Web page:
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Natural Environment: Biological Resources
Twenty-six species of marine mammals (whales, dolphins, seals, and sea lions) are known to frequent the waters around Cordell Bank. The Sanctuary is one of the most important feeding grounds in the world for the endangered blue and humpback whales. These whales travel from their breeding areas in Mexico and Central America to feed on the abundant krill and schooling fish that aggregate near the bank. In late summer, breaching humpbacks are frequently seen around the bank. Pacific white-sided dolphins are attracted by plentiful food resources and can be seen in large numbers. California sea lions, elephant seals, northern fur seals, and Steller sea lions frequent Sanctuary waters to feed on krill, squid, and juvenile fishes.
Cordell Bank's food rich waters make it a major foraging locality for thousands of seabirds. This includes resident species that nest on the nearby Farallon Islands as well as highly migratory and vagabond pelagic birds.
The sanctuary is known as the "albatross capital of the northern hemisphere," as five of the fourteen albatross species have been documented in the Sanctuary. Watch a Black-footed Albatross movie clip.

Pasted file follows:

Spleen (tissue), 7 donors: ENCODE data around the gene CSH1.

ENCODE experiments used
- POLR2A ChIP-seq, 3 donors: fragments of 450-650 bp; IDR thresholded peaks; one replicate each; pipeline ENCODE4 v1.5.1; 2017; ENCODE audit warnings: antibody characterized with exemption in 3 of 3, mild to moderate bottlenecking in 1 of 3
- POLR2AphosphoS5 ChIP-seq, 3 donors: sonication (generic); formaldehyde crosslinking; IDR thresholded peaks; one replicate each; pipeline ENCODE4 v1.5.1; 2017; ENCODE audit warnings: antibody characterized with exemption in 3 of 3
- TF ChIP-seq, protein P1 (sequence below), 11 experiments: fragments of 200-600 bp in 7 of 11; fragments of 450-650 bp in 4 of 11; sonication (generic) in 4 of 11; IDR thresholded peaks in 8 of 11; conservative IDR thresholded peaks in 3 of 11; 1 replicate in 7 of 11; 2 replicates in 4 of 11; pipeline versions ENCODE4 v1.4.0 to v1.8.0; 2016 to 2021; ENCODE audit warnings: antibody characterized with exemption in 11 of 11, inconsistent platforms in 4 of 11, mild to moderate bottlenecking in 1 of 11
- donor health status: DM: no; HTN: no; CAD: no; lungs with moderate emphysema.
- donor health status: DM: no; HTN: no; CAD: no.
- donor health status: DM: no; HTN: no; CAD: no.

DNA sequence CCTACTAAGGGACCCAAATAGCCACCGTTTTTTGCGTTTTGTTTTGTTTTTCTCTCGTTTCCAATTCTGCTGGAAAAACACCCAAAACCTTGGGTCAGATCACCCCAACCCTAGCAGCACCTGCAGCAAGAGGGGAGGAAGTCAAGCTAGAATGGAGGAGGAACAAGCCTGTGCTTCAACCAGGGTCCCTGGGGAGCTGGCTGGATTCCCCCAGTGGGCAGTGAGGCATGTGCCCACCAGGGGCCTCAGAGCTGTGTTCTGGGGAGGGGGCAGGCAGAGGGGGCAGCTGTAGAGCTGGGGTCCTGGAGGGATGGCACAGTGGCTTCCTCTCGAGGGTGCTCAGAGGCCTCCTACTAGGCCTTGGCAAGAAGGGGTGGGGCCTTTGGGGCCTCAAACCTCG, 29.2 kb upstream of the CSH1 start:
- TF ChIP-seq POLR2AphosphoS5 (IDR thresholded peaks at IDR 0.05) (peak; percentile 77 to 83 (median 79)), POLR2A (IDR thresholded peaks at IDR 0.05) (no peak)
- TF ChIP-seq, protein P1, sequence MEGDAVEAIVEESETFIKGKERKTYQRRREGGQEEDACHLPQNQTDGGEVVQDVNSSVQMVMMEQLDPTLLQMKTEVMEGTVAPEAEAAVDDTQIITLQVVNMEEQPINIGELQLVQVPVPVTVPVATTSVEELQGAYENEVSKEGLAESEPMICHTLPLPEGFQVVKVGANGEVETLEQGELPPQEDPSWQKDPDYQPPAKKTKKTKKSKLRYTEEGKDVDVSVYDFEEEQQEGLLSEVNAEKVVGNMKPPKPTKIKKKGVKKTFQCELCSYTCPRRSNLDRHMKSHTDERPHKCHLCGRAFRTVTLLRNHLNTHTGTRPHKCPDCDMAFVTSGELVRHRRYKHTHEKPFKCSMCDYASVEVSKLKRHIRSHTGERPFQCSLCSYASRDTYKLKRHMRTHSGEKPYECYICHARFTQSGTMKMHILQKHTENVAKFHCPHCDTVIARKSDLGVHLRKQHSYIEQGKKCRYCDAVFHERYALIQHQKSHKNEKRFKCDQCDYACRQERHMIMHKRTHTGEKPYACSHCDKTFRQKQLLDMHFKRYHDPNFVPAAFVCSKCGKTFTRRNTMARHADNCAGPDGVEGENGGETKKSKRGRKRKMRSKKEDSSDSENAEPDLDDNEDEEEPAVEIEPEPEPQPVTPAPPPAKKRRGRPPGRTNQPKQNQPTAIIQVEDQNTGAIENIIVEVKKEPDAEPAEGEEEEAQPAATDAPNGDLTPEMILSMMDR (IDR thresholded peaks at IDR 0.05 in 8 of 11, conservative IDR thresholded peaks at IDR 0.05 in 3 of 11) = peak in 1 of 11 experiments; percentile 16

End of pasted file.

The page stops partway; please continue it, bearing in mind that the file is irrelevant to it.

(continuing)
The granite towers and reef areas between 120 ft (36 m) and 165 ft (50m) are a brilliant cascade of colors. Space is limiting at these depths as sponges, ascidians, anemones, hydrocorals, and sea stars carpet the hard substrates, often one on top of the other. Many of the bottom dwelling organisms that live on Cordell Bank started life riding the currents of the Pacific Ocean as free floating larvae. The upper reef areas are proof of successful settlement on the bank. The same currents that delivered these organisms to the bank also provide them with food. Species density is highest on the bank, at depths shallower than 50 meters.
Cordell Bank is a Sanctuary. It's brimful of life.
The fish are never cranky. The place is very swanky.
--Jimmy Gilardi, West Marin School
The habitats in Cordell Bank National Marine Sanctuary support an abundance of fishes. Flatfish such as sanddabs live on the mud and sandy bottom of the Sanctuary. Solitary bottomfish and schooling fish find refuge among the Bank's granite rocks and pinnacles. The area around Cordell Bank supports more than 246 species of fish, including 44 species of rockfish, ranging in size from the 8-inch pygmy rockfish to the 3-foot yellow-eye rockfish.
Even though Cordell Bank is offshore and it is usually quite a rough experience to get there, sport-fishing boats regularly venture out to the bank from Bodega Harbor to catch albacore and salmon.